There has been a lot of confusion regarding this post on NVIDIA's Tegra developer forum that was misconstrued as vaguely implying NVIDIA would stop supporting the "Harmony" generation of Tegra devices going forward (ViewSonic gTablet, Notion Ink Adam, ViewSonic ViewPad 7, Advent Vega, and others) and would instead only stick to the "Ventana" generation. Rather than panicking and freaking out, we pinged our contact at NVIDIA to get a straight answer and held off until we heard the official response.
Remember that new version of Flash we reported on this morning? Yeah, well it's still scheduled to roll out on March 18th - one week from today - but thanks to BBCrackman from My Droid World, you can download a leaked copy of version 10.2 now.
Just as promised, it (finally) includes support for Honeycomb, meaning you can now watch South Park, Conan, or any other Flash video on your XOOM.
Those of you Android users who were hoping that you would get some Playstation love without having to buy the upcoming Xperia Play (dubbed the Playstation Phone by some) just got some good news. The Playstation Suite, Sony's framework that will integrate much of their gaming experience into Android, will be available for Tegra 2 devices later this year.
It was revealed in NVIDIA's Tegra Zone app that original Playstation games Wild Arms, Cool Boarders 2, and Syphon Filter will be among those available.
On Wednesday night, NVIDIA confirmed a rumour that had been swirling around for the last few days. According to a presentation they gave and attended by the folks at ITProPortal, NVIDIA's dual core Tegra 2 chipset is powering three major handsets right now: the Motorola Atrix, the LG Optimus 2X, and the upcoming Samsung Galaxy S II.
When first announced, the Galaxy S II was said to be packing the Exynos, Samsung's own SoC.
With the wave of Tegra 2-powered phones and tablets that is already on its way, there lay a potential of a fragmented Android Market: those apps that require NVIDIA's new dual-core processor, and those that don't. Frustrating time spent searching the Market in vain could have loomed on the horizon. Thankfully, somebody was thinking ahead, as the Tegra 2 search engine Tegra Zone has arrived to help avert such confusion.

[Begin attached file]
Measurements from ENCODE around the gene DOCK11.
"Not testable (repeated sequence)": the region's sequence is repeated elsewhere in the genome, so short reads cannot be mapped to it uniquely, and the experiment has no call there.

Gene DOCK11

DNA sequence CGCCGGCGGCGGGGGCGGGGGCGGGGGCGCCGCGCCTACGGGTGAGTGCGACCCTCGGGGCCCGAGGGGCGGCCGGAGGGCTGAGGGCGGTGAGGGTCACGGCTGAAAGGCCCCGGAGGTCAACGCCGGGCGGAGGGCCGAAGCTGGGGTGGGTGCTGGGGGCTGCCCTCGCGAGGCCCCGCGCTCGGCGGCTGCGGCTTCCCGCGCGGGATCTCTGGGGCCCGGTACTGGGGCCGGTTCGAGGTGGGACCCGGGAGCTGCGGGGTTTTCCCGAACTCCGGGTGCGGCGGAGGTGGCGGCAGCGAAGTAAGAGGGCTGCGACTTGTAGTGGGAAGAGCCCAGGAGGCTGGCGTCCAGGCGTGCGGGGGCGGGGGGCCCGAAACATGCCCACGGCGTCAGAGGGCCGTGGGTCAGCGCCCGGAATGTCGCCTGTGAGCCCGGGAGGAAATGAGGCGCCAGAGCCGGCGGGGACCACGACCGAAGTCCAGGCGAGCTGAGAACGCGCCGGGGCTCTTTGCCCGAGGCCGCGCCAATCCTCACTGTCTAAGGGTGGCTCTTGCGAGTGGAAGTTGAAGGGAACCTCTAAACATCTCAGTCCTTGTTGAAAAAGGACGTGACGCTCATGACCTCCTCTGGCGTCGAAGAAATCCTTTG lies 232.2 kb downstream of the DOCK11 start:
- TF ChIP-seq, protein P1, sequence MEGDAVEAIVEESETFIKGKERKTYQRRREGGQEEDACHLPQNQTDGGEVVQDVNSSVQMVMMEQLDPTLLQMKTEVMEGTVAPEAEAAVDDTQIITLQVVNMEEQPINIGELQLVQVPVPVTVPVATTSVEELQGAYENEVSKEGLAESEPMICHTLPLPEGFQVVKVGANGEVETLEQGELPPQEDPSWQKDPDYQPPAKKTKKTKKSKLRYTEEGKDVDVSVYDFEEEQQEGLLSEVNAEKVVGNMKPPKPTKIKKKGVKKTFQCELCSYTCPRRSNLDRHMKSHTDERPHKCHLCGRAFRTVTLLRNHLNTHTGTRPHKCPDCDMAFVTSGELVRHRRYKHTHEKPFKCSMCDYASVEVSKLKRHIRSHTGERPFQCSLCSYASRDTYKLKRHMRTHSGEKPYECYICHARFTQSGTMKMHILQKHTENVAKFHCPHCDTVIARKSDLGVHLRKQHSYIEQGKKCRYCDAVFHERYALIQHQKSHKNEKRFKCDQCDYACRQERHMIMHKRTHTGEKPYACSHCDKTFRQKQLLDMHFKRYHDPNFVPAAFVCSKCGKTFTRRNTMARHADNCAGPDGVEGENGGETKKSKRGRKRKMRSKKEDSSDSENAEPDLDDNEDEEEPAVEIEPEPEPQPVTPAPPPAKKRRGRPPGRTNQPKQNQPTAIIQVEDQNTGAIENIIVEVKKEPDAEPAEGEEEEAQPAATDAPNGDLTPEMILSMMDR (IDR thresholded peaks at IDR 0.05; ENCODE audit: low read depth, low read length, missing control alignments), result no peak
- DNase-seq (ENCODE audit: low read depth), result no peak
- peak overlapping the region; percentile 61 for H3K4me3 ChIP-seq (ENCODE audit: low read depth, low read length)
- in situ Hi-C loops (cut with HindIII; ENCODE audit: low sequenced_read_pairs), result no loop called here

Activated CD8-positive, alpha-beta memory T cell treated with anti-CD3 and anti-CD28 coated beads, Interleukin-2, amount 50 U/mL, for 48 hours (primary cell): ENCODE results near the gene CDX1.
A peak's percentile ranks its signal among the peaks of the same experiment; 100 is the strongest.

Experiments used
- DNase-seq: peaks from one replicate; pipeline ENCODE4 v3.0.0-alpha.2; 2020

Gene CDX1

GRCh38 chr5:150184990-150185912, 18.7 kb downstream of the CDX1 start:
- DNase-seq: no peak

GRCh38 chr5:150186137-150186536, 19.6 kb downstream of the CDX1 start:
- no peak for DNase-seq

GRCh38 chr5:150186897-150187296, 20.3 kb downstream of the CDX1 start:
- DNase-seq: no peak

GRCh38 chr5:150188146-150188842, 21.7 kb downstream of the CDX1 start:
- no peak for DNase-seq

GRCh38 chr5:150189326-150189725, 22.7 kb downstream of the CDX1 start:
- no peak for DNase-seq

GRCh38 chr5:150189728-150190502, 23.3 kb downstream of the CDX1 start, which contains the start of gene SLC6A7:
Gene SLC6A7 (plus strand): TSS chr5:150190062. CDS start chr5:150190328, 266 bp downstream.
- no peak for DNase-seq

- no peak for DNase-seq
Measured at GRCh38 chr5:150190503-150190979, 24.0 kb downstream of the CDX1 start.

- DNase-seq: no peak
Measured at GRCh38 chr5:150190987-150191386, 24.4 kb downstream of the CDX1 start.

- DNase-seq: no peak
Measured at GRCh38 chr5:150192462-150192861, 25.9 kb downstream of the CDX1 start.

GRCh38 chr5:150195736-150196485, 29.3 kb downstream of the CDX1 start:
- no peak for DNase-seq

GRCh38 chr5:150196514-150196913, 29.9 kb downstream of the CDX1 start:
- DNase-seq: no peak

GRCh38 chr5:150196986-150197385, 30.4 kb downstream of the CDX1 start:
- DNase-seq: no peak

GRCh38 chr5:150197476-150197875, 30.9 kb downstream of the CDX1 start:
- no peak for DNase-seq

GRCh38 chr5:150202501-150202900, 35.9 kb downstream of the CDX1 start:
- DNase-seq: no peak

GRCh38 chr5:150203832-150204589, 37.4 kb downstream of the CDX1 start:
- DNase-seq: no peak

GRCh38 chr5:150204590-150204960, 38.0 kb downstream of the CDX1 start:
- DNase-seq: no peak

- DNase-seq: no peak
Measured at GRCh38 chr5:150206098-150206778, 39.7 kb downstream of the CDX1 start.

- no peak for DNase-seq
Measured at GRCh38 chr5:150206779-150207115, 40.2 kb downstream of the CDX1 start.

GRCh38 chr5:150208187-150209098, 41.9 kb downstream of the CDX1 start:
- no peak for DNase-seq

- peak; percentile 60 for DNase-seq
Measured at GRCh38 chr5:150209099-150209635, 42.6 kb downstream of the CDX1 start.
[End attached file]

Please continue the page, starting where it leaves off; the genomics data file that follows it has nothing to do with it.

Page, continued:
Tegra Zone gives you every Tegra 2-specific game in one place, including all the showcasing one would expect (screenshots, HD videos, etc.).
The raw power behind NVIDIA's soon-to-be ubiquitous Tegra II chipset makes for some interesting possibilities when it comes to gaming. However, there are certain pitfalls when one manufacturer leap-frogs the competition. Being the first to market in this latest generation of system-on-chips, NVIDIA has developers and exclusives pretty much at their beck and call. Who are you doing to develop for, the company with a multitude of devices hitting the market right now, or the "other guys" without any firm release date?
NVIDIA has been the talk of Barcelona for the past couple of days. Many of the premier devices announced at Mobile World Congress, such as the Samsung Galaxy S2 and the LG Optimus Pad, have been packing the new dual-core Tegra 2 chipset. Hot on the heels of these hardware announcements, NVIDIA just revealed the quad-core successor of the Tegra 2 to the world (which may or may not end up being called Tegra 3).
Yesterday's announcement by Samsung of the Galaxy Tab 10.1 might have seemed like something of an echo of the Motorola XOOM. Well, with LG's recent unveiling of the Optimus Pad at MWC, we can still see some resemblance but with a few alterations making it worthy of further attention.
First up, the Optimus Pad refrains from the somewhat popular 10-inch screen diagonal seen on both Motorola and Samsung's tablets. If you have doubts about the handiness of a 10-inch device, it seems that LG shares your sentiments: the Optimus Tab scales the display back to 8.9 inches, while maintaining a similar 1280x760 WXGA resolution.
Ah yes, dual-core smartphones are no longer just a sweet, geeky dream; the LG Optimus 2X, the world's first Tegra 2-powered handset, is finally here. And with an amazingly thin design, an 8MP camera capable of 1080p video recording, and HDMI mirroring, the device has a lot going for it.
But does it live up to these high expectations? The early reviewers seem to be split - some of them found that the device went above and beyond their expectations, while others were slightly disappointed by its performance.
Yeah, Nvidia's Tegra line of mobile processors is pretty exciting, and will be getting the quad core treatment later this year, but don't forget about the competition - namely, Texas Instruments. TI chips have powered most of Motorola's Android products to date (excluding the upcoming ATRIX / BIONIC / XOOM), but Nvidia ended up beating TI to the punch in the marketplace for multi-core handsets and tablets.
Fear not, though: Texas Instruments just announced its OMAP 5 line of mobile processors (there aren't even any OMAP 4 devices out yet), and they're truly ridiculous.